Definition
Correlation is a measure of relationship between two variables. It has wide application in business and statistics. Correlation analysis is used to describe the strength and direction of the linear relationship between two variables.
Do the students who spend the most time studying achieve the highest marks in examinations and do those who spend the least time studying get the lowest marks? What we are asking here is whether the variable study time correlates with the variable examination performance. If we found that this was the case then we would say that there is positive correlation between the variables, that is, as a score on one variable increases so the corresponding score on the other variable does the same. Sometimes we find a correlation between two variables where as one goes up the other goes down. This is termed a negative correlation. We are likely to find a negative correlation between smoking and health as the more a person smokes the less healthy that person tends to be.
Examples of Correlation
- Marketing: The marketing manager wants to know if price reduction has any relationship with increasing sales.
- Production: The production department wants to know if the number of defective items produced has anything to do with the age of the machine.
- Human Resource: The HR department wants to know if the productivity of its workers decreases with the number of hours they put in.
- Social Sciences: A social activist wants to know if increasing female literacy has any association with increasing the age of marriage of the girl child.
- Research: An educationist wants to know if enforcing stricter attendance rules relates to students in performing better in their studies.
It is important to note that in correlation we have two different variables for which we use correlation, some hypothesis for which we can use correlation test are written below
- H1: Employee Job Satisfaction is associated with Employee Intention to Quit
- H2: Organizational Learning is related to Innovation Capability
- H3: Advertising is associated with sales of a product
In all the three hypothesis, we must note that there are 2 variables in each of the hypothesis, between whom we need to check for the relationship. On a simple level, the basic question being dealt with by correlation can be answered in one of three possible ways. Within any bivariate data set, it may be the case that the high scores on the first variable tend to be paired with the high scores on the second variable (implying, of course, that low scores on the first variable tend to be paired with low scores on the second variable). I refer to this first possibility as the high-high, low-low case. The second possible answer to the basic correlational question represents the inverse of our first case. In other words, it may be the case that high scores on the first variable tend to be paired with low scores on the second variable (implying, of course, that low scores on the first variable tend to be paired with high scores on the second variable). My shorthand summary phrase for this second possibility is high-low, low-high.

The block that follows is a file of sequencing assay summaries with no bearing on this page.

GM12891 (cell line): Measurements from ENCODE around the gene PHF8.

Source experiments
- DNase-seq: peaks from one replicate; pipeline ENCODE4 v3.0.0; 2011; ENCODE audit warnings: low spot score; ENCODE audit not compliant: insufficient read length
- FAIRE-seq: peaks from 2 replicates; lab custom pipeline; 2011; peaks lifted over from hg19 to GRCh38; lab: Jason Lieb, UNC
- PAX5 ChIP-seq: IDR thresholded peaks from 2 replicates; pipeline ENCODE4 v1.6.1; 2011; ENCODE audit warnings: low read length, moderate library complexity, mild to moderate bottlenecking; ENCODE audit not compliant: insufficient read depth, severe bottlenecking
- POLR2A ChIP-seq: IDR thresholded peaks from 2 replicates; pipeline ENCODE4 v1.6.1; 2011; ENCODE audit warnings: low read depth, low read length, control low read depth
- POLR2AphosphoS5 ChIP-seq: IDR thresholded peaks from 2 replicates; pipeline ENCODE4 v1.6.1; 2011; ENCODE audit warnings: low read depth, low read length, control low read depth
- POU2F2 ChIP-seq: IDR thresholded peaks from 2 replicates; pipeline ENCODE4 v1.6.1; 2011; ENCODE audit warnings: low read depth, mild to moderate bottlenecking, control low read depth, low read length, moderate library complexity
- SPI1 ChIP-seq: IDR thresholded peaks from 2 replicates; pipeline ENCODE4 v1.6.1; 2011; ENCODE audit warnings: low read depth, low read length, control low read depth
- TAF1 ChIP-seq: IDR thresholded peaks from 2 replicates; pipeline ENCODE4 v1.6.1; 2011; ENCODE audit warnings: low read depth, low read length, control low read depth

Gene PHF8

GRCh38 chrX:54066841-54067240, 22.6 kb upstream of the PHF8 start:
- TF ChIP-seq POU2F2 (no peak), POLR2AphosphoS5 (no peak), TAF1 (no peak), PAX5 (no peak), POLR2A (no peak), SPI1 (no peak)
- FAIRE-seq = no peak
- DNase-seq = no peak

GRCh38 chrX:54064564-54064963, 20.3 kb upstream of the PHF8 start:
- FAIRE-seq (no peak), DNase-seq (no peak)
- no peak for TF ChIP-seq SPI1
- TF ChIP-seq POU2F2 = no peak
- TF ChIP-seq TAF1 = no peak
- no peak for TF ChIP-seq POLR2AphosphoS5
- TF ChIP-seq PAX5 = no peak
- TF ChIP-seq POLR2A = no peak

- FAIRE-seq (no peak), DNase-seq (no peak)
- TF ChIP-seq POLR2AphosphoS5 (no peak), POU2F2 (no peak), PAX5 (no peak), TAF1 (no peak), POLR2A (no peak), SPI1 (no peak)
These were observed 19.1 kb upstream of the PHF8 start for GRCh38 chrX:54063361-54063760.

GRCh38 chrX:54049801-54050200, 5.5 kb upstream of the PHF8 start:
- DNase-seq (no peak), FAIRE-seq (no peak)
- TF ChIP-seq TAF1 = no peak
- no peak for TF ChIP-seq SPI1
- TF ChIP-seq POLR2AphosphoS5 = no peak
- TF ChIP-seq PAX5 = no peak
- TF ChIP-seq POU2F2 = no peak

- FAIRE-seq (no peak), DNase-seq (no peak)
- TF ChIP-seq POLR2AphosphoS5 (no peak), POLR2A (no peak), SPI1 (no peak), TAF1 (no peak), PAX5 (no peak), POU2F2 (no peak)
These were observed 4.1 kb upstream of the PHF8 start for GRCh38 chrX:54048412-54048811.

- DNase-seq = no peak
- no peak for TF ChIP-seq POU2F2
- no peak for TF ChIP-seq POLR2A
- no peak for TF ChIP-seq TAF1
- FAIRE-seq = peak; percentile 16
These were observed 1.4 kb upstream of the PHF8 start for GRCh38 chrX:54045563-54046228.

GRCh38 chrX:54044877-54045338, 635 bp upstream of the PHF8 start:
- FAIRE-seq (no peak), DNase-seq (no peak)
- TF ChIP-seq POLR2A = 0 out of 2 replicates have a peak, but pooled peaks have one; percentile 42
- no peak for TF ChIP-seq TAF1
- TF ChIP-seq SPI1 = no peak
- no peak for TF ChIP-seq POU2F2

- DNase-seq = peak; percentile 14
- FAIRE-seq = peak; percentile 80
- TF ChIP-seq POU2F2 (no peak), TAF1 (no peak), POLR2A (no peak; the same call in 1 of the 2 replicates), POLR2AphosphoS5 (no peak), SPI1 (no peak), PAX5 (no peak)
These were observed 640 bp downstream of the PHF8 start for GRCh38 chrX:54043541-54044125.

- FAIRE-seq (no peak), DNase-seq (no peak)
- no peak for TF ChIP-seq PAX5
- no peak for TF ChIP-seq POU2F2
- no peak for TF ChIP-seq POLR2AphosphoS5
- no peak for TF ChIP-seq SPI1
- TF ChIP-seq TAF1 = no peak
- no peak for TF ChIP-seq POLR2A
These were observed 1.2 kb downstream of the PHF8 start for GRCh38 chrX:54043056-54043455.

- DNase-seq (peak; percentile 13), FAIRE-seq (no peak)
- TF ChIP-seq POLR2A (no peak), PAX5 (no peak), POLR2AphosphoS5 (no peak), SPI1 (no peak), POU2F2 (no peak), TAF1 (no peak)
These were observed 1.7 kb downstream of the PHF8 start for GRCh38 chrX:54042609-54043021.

Finally, it is possible that little systematic tendency exists in the data at all. In other words, it may be the case that some of the high and low scores on the first variable are paired with high scores on the second variable, whereas other high and low scores on the first variable are paired with low scores on the second variable. I refer to this third possibility simply by the three-word phrase little systematic tendency.
There are a number of different statistics available from SPSS, depending on the level of measurement and the nature of your data. The procedure for obtaining and interpreting a Pearson product-moment correlation coefficient (r) is presented along with Spearman Rank Order Correlation (rho). Pearson r is designed for interval and Ratio level (continuous) variables. It can also be used if you have one continuous variable (e.g. scores on a measure of self-esteem) and one dichotomous variable (e.g. sex: M/F). Spearman rho is designed for use with ordinal level or ranked data and is particularly useful when your data does not meet the criteria for Pearson correlation.
Correlation Coefficient
The correlation coefficient gives a mathematical value for measuring the strength of the linear relationship between two variables. It can take values from 1 to 1 with:
- +1 representing absolute positive linear relationship (as X increases, Y increases).
- 0 representing no linear relationship (X and Y have no pattern).
- 1 representing absolute inverse relationship (as X increases, Y decreases).
Interpretation of Coefficient of Correlation
Generally, the coefficient of correlation is interpreted in verbal description. The rule of thumb for interpreting the size of a correlation coefficient is presented below :-
Size of Correlation |
Interpretation |
1 |
Perfect Positive/Negative Correlation |
+/- .90 to +/- .99 |
Very High Positive/Negative Correlation |
+/- .70 to +/- .90 |
High Positive/Negative Correlation |
+/- .50 to +/- .70 |
Moderate Positive/Negative Correlation |
+/- .30 to +/- .50 |
Low Positive/Negative Correlation |
+/- .10 to +/- .30 |
Very low Positive/Negative Correlation |
+/- .00 to +/- .10 |
Markedly Low and Negligible Positive/Negative Correlation |
References:
- Gaur, A., & Gaur, S. (2009). Statistical Methods for Practice and Research :A guide to data analysis using SPSS (2 ed.). New Delhi: Response Books.
- Huck, S. (2012). Reading Statistics and Research (6 ed.). Boston: Pearson.
- Pallant, J. (2011). SPSS Survival Manual: A step by step guide to data analysis using SPSS (4 ed.). New South Wales: Allen & Unwin.
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